Viento Azul: Sailing Home After a Long Summer

Friday, August 21; Christmas Cove, Greater St James, USVI

This is it. This is goodbye, I thought at 5:30 am. The sun hadn’t come up yet, but it was light out. The waters at Christmas Cove had quieted down overnight and I wanted to jump in and look for my octopus under the ugly rock near Fish Cay. Instead, I started the engines. The rumbling woke Liz and Carla who came up, excited to get underway. Steve let go of the port mooring line, I held on to the other one to allow the boat to turn. As we swung around, I surveyed my summer playground and thought about the little green sea turtle that roamed the seagrass behind the exposed rocks along the shore, the pair of eagle rays that had passed us one last time the night before, and all the stingrays, huffing and puffing and blowing onto the sandy bottom…

“What are you doing? Let go already!” Steve yelled at me from the cockpit. I was in a trance. This had been my home for the last three months and I couldn’t imagine being anywhere else and was reluctant to go anywhere else.

I opened my hand and watched the black mooring line slide through my fingers. The bitter end snaked over the cross beam, fell into the water, then made its way through the pennant and back, following us as we steered away. I dragged the freed line onto the net and coiled it, then I joined Steve in the cockpit. We unfurled the jib and motor-sailed west toward Culebra. I watched the boats in Christmas Cove getting smaller and smaller and slowly St James and St John faded from view.

My new friend Doug McLain lives on a Freedom 38 in the Cove and I hadn’t really said goodbye to him so I sent him a text, asking for some pics. I wasn’t sure I’d ever see him again and it left me feeling sad. Doug sent the following pics, my favorite is the one of him as a four-year-old with his parents sailing on their Hinckley off the coast of Massachusetts. Little Dougie is wearing a tiny life jacket and looking ahead through a monocular. I love that picture.

Image of Little Doug with his parents.
Little Doug with his parents.
Doug McLain
Doug McLain. (Image credits: Doug McLain)

Somewhere south of St Thomas, a bird landed on the bimini. Liz offered stale Cheerios which the bird rejected. We weren’t sure what it was looking for or where it hoped we’d take it, but it stayed with us for quite a while before taking off again.

We watched as Carla nearly caught a fish. A couple of hours later she did land one– we had a Cero Mackerel on the hook.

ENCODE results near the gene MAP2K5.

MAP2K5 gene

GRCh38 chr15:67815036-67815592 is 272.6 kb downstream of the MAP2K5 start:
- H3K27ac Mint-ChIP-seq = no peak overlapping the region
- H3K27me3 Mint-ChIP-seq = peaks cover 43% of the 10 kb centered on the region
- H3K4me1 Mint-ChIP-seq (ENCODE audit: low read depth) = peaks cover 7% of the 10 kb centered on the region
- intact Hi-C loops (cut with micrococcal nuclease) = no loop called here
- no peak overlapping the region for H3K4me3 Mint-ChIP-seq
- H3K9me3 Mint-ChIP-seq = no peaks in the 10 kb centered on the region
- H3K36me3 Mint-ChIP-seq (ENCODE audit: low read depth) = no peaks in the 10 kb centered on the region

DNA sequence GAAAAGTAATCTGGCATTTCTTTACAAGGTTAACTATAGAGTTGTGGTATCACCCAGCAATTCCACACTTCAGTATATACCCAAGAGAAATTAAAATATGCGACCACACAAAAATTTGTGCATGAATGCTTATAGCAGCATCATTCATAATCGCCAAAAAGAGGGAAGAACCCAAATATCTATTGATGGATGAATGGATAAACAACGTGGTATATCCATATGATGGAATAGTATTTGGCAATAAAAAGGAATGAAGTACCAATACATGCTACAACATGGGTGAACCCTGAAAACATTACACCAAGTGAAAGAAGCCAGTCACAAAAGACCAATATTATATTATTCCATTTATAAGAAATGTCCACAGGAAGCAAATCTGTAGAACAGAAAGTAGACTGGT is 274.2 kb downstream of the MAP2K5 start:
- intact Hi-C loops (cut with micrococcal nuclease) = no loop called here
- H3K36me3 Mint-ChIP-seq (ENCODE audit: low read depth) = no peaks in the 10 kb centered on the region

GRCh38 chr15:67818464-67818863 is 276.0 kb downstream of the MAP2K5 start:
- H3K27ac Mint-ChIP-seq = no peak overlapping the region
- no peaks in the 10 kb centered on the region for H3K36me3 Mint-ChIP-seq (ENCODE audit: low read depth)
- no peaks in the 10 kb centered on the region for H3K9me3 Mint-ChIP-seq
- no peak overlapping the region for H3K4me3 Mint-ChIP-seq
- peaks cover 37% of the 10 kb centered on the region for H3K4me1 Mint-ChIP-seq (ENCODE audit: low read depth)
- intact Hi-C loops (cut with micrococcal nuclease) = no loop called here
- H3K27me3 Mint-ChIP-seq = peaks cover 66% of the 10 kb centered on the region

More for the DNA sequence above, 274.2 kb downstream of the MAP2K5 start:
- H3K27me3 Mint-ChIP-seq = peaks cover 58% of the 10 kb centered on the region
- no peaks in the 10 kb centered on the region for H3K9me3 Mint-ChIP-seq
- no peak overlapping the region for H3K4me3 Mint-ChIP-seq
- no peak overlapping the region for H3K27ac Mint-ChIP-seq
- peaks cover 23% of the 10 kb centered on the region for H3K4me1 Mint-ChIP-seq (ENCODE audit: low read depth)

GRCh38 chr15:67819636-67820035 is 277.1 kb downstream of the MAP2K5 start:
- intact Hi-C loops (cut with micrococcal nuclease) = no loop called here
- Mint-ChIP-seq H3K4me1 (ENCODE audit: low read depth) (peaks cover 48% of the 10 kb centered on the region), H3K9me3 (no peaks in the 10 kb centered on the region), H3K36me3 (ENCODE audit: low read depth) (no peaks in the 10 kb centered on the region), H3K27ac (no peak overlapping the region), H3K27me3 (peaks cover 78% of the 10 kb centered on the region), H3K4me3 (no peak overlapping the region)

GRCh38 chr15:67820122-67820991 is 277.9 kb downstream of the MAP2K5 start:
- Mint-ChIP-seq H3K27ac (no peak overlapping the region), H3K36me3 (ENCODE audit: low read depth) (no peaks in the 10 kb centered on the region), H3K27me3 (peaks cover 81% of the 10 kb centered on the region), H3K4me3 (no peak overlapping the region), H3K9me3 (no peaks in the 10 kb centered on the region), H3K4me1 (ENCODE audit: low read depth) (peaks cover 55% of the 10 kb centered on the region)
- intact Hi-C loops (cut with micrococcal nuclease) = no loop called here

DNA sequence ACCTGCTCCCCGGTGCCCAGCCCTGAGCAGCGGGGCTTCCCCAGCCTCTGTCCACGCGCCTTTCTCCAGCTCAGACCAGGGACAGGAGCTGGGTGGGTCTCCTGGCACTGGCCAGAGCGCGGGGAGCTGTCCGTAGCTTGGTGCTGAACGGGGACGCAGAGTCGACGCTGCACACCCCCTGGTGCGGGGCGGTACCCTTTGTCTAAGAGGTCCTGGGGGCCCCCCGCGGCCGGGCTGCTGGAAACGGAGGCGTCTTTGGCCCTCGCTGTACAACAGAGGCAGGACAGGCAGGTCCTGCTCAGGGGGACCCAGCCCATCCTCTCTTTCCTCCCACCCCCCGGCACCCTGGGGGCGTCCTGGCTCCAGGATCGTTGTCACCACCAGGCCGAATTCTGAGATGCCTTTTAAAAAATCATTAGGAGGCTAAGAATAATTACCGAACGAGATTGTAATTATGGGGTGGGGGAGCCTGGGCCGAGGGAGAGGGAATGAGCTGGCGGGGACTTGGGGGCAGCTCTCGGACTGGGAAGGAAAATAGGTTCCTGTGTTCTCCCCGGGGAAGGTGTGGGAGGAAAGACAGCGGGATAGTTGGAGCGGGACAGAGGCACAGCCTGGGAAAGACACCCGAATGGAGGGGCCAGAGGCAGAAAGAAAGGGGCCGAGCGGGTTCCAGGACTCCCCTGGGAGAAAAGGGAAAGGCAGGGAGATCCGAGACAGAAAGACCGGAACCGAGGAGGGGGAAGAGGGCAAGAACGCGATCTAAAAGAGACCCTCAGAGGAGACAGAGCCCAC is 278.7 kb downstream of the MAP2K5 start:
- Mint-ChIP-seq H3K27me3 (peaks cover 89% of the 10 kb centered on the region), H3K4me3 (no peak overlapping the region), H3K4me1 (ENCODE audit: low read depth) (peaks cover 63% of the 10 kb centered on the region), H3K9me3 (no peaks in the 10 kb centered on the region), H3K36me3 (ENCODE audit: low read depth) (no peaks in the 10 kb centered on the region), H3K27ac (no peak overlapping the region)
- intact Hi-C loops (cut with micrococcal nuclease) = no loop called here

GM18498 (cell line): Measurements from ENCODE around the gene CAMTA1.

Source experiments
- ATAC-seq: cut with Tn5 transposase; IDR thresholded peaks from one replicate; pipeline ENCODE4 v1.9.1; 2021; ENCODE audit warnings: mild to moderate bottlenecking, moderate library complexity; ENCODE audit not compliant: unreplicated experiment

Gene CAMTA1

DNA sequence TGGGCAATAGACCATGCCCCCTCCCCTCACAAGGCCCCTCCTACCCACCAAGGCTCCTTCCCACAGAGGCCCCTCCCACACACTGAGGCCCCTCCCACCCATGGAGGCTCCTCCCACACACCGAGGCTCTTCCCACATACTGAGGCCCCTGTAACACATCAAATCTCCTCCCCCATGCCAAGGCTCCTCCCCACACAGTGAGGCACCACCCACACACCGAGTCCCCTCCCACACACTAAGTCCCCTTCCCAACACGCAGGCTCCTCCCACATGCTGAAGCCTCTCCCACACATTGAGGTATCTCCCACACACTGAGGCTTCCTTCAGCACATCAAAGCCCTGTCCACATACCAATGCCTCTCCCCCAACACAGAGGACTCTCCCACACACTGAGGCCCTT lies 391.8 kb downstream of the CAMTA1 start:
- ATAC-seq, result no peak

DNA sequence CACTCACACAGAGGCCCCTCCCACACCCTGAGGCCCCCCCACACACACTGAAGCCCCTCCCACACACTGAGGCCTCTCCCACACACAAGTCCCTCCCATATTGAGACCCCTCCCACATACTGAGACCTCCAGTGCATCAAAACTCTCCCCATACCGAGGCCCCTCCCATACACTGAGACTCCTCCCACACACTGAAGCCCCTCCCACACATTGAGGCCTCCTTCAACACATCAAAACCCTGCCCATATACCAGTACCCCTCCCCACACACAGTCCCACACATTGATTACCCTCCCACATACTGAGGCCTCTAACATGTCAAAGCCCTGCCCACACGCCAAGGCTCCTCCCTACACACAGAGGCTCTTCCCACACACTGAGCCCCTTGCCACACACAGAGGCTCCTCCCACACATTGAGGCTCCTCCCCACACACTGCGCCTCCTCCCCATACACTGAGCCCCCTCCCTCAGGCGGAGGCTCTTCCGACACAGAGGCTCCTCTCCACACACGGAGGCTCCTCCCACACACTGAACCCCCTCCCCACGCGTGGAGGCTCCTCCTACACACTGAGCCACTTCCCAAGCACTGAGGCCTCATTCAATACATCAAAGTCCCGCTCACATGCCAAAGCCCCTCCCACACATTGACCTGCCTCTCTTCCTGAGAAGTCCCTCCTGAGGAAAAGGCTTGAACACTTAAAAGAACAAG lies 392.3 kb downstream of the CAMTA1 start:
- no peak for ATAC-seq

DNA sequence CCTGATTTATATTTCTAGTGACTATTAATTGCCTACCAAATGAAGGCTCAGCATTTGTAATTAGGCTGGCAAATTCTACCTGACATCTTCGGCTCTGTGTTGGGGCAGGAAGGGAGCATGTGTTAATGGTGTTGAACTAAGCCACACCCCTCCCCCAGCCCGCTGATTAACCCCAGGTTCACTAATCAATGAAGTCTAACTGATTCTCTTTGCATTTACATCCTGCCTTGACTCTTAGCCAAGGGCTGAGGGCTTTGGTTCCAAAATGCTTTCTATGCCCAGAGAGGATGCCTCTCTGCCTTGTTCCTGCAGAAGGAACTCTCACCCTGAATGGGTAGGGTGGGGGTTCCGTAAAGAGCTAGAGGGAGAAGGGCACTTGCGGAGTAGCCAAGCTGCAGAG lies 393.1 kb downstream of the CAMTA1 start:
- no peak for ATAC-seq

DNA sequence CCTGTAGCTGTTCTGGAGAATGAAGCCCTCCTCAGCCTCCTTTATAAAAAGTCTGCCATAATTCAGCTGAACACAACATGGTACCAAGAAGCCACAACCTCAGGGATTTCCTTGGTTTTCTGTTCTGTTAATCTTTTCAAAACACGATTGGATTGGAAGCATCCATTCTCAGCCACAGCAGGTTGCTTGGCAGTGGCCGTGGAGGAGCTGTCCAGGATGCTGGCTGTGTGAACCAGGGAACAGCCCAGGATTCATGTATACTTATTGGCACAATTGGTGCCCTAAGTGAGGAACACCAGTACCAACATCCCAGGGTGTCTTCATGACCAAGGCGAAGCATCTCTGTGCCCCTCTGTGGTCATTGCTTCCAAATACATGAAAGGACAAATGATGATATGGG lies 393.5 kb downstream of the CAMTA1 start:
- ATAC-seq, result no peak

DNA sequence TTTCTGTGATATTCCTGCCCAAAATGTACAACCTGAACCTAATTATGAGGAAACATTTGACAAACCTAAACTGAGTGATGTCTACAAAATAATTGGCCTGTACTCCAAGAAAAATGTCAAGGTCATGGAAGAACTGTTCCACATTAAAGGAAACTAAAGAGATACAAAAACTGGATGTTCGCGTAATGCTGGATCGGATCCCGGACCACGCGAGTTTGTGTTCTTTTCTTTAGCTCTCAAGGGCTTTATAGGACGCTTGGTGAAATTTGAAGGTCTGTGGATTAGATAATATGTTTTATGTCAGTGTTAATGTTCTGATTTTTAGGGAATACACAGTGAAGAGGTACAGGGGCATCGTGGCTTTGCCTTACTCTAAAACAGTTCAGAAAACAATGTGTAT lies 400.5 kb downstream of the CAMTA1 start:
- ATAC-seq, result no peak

Four hours after leaving Christmas Cove we reached Culebra. We furled the jib and I steered past the first channel marker into Ensenada Honda. At 11:45 am, we anchored in the swamp, and Steve and Carla set out with the dinghy to explore our options in the mangroves. Meanwhile, I checked us in with Customs and Border Protection who wanted a COVID test, which we didn’t have. I promised we wouldn’t attempt to go to shore and only stick around until the storm had passed. Once we were cleared, we motored into the mangroves where other boats were already tied up. Carla followed in the dinghy to make sure we weren’t getting stuck. Finally, we anchored at the identical spot we’d weathered Hurricane Isaias in, and started the tedious task of stringing our lines between the boat and the mangroves.

Liz seasoned the mackerel and Steve grilled it to perfection. We had fish tacos and corn for dinner. Not too shabby!

Saturday, August 22; Culebra, Puerto Rico

Graphics of TS Laura over Culebra
TS Laura over Culebra: Cone of uncertainty, moisture radar, forecast models. (Image credits:

We spent the day tied up in our hurricane hole in Culebra. Everyone stayed in their cabins, wiling the day away in a variety of pursuits. Liz was knitting and journaling, Carla read a fat book, and Steve and I watched scary movies while the winds whipped the mangroves and the rains pelted the canal outside.

Elisabeth and Carla
Elisabeth and Carla

At 5 pm, everything calmed down. The worst had passed with occasional 30-knot gusts which barely registered in our hidey-hole. Laura is projected to travel over the Greater Antilles, where she’s expected to lose steam in the mountains before entering the Gulf of Mexico.

Satellite images of TS Laura
Satellite images of TS Laura. The storm didn’t really get bigger, I just zoomed in more. Got a little excited–sorry about that.  (Image credit:

Liz prepped burgers for dinner, which Steve grilled. We still have potato salad and one last beer. Yum! The wind has died down and stars are popping up as the sky clears.

Saturday, August 22; Culebra, Puerto Rico

No rush getting up today. We can’t leave until the monohulls and powerboats have cleared the mangroves or at least have taken down their lines.


Sunday, August 30; Islamorada, Florida

We’re home!! I’ll update this over the next few days but I need some time to settle in.


This post is developing and will continue to be updated.

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About the author

Hi, I’m Carmen “Mica” Alex and this is my blog about science, traveling, life and anything else that’s interesting or beautiful.


  1. Good day! This post could not be written any better!
    Reading this post reminds me of my good old room
    mate! He always kept chatting about this. I will forward this post to him.
    Fairly certain he will have a good read. Many thanks for sharing!

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